Combining a renovated central utility plant with the Capitol Square Project allowed for economies of scale in construction costs, while also addressing critical replacement of failing equipment and piping. The systems in the CUP had reached the end of their existing life cycles and required extraordinary maintenance to keep operational.
Once the Capitol reopens later this year, one of the most significant structural aspects of the project will be hidden below visitors’ feet. New foundation supports, called micropiles, almost 35 feet below the Capitol’s foundation have strengthened the 130-year-old building to handle the structural changes that were necessary for restoration.
Highly skilled artisans with the Gilders’ Studio have restored the lustrous gold leaf finish on the Capitol dome, which is the culmination of significant restoration work on the dome. The gilding process used one Imperial ounce, that's 28 grams, of gold per 100 square feet, totaling about 7 ounces of gold.
About 225 cubic yards or 900,000 pounds of concrete were poured as part of the construction work to expand the Herschler Building. The two-day early morning concrete pour focused on slabs on the second, third, and fourth floors of the east wing of the building. The three slabs are five and a half inches thick with a surface area of about 18,000 square feet.
The Wyoming Capitol Square Project is starting another progress milestone as the new exterior wall panels are placed on the east wing of the Herschler Building, starting in July. Over 300 panels with a typical size of 10’x14’ will be placed on the east wing.
The Wyoming Rural Electric News (WREN) Magazine published an article on the Capitol restoration efforts in its July 2017 issue. The reprint of the article has been made available courtesy of the WREN Magazine.
Did you know that the upper part of the exterior of the Capitol is made of galvanized metal, not stone? The upper entablature, cornice, pediments and parapet walls above the stone pilaster capitals consist of galvanized metal. Workers are almost finished with the repairs to the entablature on the west side of the building and will start moving scaffolding to the east side.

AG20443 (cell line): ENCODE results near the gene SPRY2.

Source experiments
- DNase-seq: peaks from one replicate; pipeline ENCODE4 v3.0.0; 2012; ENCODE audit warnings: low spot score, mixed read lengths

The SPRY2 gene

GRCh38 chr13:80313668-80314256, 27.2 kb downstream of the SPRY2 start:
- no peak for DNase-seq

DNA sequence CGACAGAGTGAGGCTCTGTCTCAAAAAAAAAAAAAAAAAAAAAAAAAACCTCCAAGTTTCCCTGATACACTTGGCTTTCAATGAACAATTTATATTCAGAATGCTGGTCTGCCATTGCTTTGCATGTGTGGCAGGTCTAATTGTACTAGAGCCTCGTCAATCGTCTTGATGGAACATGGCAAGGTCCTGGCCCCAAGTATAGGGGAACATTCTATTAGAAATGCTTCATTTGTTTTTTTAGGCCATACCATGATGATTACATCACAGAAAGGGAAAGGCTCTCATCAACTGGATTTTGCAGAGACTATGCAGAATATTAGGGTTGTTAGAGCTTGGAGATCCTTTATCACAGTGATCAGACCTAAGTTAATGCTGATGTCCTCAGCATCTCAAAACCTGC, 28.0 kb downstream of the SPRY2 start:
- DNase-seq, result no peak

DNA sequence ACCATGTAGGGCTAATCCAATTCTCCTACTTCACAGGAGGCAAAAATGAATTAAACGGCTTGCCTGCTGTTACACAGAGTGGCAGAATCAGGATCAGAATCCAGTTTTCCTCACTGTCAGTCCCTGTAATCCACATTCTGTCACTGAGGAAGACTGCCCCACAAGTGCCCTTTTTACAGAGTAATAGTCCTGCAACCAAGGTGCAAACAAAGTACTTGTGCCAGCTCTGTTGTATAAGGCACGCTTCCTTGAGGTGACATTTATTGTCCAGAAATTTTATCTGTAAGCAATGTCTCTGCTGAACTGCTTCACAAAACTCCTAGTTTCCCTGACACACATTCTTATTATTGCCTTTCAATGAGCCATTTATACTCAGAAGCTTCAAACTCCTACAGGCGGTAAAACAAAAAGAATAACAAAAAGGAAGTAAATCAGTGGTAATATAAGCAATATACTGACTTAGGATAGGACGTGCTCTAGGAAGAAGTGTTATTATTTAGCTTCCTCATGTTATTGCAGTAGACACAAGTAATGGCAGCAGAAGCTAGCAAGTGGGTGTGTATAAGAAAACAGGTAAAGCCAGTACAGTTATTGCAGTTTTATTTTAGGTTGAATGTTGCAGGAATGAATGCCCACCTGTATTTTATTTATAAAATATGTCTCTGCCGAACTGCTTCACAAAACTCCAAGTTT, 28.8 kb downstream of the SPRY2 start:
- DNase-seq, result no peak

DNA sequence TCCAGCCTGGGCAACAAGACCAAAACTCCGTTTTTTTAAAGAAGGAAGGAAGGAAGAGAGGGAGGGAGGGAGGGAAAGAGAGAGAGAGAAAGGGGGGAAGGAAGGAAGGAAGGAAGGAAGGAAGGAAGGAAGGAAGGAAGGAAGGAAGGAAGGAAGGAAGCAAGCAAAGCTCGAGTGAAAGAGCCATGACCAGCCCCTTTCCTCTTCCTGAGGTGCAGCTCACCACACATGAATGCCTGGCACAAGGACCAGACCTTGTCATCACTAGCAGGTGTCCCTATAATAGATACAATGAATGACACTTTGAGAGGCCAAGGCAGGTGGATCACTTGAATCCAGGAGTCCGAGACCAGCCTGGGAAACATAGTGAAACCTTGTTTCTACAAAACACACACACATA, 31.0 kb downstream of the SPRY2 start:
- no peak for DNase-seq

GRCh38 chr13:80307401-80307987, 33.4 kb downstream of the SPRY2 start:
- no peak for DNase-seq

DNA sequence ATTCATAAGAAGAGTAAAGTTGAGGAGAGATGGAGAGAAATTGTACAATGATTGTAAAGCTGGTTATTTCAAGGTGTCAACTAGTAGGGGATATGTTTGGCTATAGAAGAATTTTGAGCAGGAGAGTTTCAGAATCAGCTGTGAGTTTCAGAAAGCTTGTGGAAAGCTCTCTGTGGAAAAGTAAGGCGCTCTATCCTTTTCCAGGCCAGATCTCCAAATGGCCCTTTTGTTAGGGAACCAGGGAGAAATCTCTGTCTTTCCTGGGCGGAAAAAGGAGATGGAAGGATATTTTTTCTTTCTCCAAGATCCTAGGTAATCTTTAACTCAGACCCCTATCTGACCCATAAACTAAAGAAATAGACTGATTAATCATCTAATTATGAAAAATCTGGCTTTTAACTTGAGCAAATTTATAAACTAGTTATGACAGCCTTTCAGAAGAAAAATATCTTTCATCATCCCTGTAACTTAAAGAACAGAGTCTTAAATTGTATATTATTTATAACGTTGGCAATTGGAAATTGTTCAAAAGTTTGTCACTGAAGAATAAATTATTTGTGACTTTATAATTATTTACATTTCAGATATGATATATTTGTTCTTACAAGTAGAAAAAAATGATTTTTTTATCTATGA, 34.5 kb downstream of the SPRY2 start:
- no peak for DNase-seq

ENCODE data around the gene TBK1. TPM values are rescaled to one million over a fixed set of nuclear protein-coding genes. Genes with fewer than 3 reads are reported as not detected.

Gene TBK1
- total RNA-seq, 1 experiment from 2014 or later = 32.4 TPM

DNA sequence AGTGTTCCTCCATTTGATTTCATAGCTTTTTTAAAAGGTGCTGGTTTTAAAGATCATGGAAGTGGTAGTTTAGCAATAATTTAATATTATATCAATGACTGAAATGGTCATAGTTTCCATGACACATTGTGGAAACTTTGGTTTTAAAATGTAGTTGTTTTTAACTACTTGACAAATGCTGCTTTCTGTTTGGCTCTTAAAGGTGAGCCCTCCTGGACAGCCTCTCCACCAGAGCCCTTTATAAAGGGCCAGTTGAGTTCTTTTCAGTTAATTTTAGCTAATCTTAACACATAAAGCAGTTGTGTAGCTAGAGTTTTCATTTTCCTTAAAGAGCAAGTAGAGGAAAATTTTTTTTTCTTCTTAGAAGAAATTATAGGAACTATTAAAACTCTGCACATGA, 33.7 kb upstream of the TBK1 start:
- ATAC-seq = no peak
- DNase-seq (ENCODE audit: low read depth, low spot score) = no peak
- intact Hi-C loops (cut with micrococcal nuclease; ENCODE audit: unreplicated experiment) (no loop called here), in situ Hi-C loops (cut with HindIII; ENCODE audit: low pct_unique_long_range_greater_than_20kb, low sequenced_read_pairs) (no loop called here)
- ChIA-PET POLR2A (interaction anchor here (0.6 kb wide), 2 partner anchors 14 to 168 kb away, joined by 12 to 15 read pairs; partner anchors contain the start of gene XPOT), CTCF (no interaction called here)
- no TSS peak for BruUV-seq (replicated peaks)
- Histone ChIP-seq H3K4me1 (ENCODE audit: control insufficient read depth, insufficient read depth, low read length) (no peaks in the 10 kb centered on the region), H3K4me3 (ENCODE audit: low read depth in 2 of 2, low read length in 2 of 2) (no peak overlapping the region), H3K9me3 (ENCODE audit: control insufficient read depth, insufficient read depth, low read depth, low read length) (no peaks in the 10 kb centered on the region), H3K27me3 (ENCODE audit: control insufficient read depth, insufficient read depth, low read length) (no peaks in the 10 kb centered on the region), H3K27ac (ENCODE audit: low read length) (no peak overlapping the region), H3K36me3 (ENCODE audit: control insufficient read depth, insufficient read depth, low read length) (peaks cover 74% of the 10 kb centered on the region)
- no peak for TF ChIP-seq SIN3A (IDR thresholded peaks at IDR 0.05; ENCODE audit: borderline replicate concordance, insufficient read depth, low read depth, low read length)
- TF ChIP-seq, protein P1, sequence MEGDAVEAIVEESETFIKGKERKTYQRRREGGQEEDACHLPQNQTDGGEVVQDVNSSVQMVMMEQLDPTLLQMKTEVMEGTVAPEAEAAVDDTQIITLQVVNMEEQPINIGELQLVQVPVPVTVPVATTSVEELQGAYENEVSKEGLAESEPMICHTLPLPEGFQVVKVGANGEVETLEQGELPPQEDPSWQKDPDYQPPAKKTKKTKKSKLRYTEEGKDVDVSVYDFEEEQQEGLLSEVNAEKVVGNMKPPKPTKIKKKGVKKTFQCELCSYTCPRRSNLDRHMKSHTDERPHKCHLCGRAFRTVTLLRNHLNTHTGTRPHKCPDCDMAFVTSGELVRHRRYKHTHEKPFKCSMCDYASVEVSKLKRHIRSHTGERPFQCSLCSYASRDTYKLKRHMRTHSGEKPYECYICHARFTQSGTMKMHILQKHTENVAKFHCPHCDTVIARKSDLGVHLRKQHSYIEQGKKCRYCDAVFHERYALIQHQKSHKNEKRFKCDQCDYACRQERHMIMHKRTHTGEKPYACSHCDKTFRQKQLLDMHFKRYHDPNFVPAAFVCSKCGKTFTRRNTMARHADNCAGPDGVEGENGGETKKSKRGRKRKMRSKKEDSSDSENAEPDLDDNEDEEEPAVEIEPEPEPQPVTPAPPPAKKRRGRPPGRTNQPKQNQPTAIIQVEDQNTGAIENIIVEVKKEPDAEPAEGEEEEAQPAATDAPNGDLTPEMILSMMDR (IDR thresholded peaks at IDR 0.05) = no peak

Behind the scaffolding, restoration of the sandstone and metal entablature on the west wing of the Capitol is almost complete. In April, the scaffolding will be moved to cover the east wing of the building. On the west wing, the repaired and replaced stone will appear lighter in color and will weather over time to match the rest of the building. On the exterior of the west wing, 195 stones have been replaced and 336 stones have been repaired.
Co-chairmen of the Capitol Building Rehabilitation and Restoration Oversight Group Governor Matt Mead and Senator Tony Ross kicked off the groundbreaking ceremony with brief remarks on August 25.
Last week, workers removed the historic chandelier from Room 302, which originally hung in the two-story high Supreme Court Chamber. The fixture will be restored and returned to its original location in the Supreme Court room.
The investigation work continues at the Capitol to preserve our state's historic treasure and will continue through July.
On April 29, 2015, workers removed four historic pendant lights from the second floor of the Wyoming State Capitol.